By James Langston, UBC lecturer and Master of International Forestry
We are a team of international scientists and educators partnering with Quesnel’s Forestry Initiatives Program (FIP). Quesnel is, in many ways, central to the changes occurring in BC.
We arrived to UBC in 2018, to increase the Faculty of Forestry’s international research portfolio. Prior to moving to BC, we worked across the tropics, out of northern Australia. Our science involves maintaining long-term partnerships with people aspiring to address challenges in their landscapes. These are learning landscapes – where people exchange ideas, where they learn from each other.
For three years, Quesnel’s FIP has welcomed us. They’ve hosted field schools for our Master of International Forestry students, researchers, and contributed to shaping our research questions both in BC and elsewhere (Indonesia, Cameroon etc.).
The FIP is a hub of exchange: we have developed rich curiosity-inspired relationships. Erin Robinson, alongside her FIP partners, with the support of Quesnel’s city council, champion exchange.
The FIP is meant to “address the multiple challenges facing our community.” Thanks to federal and provincial government granting agencies, we supported partnerships of local and international researchers to work with the FIP to help identify what these challenges are, what goals might exist, and figure out how change might happen.
Forests are central to sustainable development. But disagreements over how to manage, conserve, or benefit from forests abound. The challenges facing Quesnel today come from a long history, where forests were wrestled away from First Nations peoples. Values were determined and managed for by settler experts in western science, industry, and colonial governments. The FIP is re-examining these relationships. They are helping to set a more inclusive process by which forests are valued, how forestry is judged and operates.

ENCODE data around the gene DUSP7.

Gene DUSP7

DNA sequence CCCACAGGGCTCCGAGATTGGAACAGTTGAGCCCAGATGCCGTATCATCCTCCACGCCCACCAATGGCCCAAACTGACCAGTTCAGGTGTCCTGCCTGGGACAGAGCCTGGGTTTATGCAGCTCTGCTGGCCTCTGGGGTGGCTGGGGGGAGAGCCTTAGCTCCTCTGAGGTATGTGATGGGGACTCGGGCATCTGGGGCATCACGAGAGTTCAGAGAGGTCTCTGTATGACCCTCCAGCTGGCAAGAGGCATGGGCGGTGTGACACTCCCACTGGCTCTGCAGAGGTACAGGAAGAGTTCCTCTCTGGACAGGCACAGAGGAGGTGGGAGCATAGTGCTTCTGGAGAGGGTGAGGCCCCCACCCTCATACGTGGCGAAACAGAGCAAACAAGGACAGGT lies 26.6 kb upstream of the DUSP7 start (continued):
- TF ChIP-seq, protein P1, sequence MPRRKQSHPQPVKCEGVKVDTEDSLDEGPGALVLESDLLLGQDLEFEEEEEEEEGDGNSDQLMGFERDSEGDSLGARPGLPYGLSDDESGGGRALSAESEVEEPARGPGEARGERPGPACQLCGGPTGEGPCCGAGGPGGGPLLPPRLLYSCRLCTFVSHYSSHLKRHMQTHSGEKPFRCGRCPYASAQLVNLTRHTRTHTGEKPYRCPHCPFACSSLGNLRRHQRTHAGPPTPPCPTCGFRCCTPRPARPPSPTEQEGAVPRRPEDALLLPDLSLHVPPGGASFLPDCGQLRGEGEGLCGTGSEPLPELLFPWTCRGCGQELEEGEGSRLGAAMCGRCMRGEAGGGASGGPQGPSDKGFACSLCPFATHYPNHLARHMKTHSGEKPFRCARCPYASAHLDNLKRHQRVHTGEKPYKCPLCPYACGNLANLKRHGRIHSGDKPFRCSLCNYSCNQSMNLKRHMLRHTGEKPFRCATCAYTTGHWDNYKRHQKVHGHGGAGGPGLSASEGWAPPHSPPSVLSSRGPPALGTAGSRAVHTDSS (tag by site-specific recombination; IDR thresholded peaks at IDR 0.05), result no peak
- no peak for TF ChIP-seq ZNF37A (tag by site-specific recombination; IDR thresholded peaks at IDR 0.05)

We are encouraged by the FIP because it promotes a healthy discussion regarding the way people see and manage forests. Our diversity of students, many from the tropics, emerge with new perspectives after spending time in the Quesnel landscape. They arrive to Quesnel with pre-conceptions and questions. History teaches us that new exchanges stimulate new ways of thinking. We aim to mobilize lessons about how these exchanges lead to new insights and momentum for change.
Great divides are polluting politics and the decision-making over “who gets what.” The FIP hopes their efforts improve the public discourse around forestry. We share that hope and are seeking the evidence. The world needs more hubs of exchange so we can collectively make the changes necessary for resilient, sustainable and prosperous forest communities.